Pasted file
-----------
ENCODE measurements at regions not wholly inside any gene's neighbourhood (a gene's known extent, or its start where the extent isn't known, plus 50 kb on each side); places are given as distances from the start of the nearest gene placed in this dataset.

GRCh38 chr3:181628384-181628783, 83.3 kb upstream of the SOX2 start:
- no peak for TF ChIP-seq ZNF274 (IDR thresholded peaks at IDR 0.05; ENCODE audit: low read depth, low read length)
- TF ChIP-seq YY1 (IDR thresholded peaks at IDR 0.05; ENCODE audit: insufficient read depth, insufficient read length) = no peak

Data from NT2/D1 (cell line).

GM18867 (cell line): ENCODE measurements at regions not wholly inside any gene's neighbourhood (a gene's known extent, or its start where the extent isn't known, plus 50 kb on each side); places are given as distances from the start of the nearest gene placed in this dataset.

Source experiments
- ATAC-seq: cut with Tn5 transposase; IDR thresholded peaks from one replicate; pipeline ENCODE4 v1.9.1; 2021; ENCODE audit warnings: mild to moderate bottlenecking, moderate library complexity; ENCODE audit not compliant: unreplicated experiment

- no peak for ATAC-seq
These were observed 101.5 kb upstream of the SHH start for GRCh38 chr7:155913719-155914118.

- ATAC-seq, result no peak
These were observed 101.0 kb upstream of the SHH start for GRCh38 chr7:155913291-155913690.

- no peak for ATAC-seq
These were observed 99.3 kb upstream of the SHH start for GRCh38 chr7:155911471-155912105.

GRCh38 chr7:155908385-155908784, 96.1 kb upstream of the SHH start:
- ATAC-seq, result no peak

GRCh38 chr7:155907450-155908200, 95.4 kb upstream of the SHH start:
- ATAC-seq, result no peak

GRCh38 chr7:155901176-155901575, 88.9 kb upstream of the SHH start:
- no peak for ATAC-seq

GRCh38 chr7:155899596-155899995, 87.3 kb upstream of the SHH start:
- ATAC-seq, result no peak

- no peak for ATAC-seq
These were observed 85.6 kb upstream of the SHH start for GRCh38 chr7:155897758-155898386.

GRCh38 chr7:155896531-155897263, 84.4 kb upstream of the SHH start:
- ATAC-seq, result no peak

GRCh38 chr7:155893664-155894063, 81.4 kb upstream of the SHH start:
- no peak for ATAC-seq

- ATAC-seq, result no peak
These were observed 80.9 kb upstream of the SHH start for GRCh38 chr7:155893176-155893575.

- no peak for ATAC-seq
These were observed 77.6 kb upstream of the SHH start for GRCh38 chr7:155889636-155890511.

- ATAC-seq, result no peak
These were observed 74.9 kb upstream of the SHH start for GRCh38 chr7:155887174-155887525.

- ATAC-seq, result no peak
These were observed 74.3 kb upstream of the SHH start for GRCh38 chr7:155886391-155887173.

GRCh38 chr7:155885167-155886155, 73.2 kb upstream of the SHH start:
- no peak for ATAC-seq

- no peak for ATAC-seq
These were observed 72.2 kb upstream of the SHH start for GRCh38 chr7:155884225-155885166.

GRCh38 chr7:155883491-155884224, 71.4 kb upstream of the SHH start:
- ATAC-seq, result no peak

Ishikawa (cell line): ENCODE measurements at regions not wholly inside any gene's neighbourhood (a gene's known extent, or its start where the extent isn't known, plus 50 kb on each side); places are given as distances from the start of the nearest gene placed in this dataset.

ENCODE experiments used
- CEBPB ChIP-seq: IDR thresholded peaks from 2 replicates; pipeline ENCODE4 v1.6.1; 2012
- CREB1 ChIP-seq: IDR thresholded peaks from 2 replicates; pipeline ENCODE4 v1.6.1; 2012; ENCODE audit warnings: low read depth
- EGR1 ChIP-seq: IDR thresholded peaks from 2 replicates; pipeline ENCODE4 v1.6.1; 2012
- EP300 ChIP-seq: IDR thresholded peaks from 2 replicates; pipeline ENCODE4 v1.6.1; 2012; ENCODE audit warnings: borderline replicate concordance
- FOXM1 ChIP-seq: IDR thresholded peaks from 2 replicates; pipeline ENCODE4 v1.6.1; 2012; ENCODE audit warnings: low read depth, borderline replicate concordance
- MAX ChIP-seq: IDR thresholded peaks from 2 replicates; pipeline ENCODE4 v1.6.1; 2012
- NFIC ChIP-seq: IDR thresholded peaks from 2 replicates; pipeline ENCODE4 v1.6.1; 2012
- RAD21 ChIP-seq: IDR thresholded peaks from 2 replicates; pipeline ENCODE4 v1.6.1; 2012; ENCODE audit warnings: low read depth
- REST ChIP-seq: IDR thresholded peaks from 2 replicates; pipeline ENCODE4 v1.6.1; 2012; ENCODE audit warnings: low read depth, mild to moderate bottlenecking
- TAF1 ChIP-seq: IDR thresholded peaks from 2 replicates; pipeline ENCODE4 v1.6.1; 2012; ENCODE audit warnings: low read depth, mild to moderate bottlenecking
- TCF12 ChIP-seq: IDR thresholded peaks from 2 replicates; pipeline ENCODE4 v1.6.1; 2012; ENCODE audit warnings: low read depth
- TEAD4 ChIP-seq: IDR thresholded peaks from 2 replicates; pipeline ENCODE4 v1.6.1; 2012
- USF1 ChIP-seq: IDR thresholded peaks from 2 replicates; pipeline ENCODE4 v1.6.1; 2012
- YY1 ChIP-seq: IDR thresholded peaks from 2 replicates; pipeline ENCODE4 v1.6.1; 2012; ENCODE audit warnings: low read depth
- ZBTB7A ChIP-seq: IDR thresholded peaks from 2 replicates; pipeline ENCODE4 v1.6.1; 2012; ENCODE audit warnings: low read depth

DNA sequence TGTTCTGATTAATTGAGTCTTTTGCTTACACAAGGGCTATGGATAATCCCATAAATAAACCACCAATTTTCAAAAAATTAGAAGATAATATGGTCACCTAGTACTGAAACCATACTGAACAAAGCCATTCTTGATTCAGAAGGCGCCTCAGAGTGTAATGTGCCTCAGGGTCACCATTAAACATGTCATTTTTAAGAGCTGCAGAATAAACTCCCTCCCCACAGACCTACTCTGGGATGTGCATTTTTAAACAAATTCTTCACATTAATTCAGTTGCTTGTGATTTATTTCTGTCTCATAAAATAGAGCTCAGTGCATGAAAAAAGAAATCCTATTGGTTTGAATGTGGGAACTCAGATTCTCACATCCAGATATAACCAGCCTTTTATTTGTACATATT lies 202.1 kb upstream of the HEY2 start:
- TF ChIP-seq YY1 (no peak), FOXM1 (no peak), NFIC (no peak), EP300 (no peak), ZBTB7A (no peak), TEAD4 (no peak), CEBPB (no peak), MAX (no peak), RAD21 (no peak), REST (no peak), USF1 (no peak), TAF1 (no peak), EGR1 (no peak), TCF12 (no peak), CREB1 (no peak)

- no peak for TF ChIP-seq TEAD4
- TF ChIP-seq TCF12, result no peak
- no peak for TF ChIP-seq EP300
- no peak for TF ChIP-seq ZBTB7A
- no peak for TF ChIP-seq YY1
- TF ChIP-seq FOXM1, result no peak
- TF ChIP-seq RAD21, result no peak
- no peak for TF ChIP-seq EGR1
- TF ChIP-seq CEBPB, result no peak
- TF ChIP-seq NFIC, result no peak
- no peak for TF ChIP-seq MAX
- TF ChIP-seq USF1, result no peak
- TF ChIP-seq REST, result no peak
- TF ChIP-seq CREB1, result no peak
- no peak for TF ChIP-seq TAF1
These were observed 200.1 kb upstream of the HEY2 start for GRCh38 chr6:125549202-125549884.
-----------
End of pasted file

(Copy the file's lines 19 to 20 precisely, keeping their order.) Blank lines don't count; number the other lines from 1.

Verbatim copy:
GRCh38 chr7:155901176-155901575, 88.9 kb upstream of the SHH start:
- no peak for ATAC-seq